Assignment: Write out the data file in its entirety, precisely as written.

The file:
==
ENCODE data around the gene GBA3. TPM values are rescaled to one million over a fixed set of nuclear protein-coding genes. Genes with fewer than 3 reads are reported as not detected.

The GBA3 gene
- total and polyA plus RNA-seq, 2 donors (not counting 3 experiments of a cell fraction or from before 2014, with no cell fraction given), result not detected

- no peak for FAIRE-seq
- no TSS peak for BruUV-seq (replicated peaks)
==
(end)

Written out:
ENCODE data around the gene GBA3. TPM values are rescaled to one million over a fixed set of nuclear protein-coding genes. Genes with fewer than 3 reads are reported as not detected.

The GBA3 gene
- total and polyA plus RNA-seq, 2 donors (not counting 3 experiments of a cell fraction or from before 2014, with no cell fraction given), result not detected

- no peak for FAIRE-seq
- no TSS peak for BruUV-seq (replicated peaks)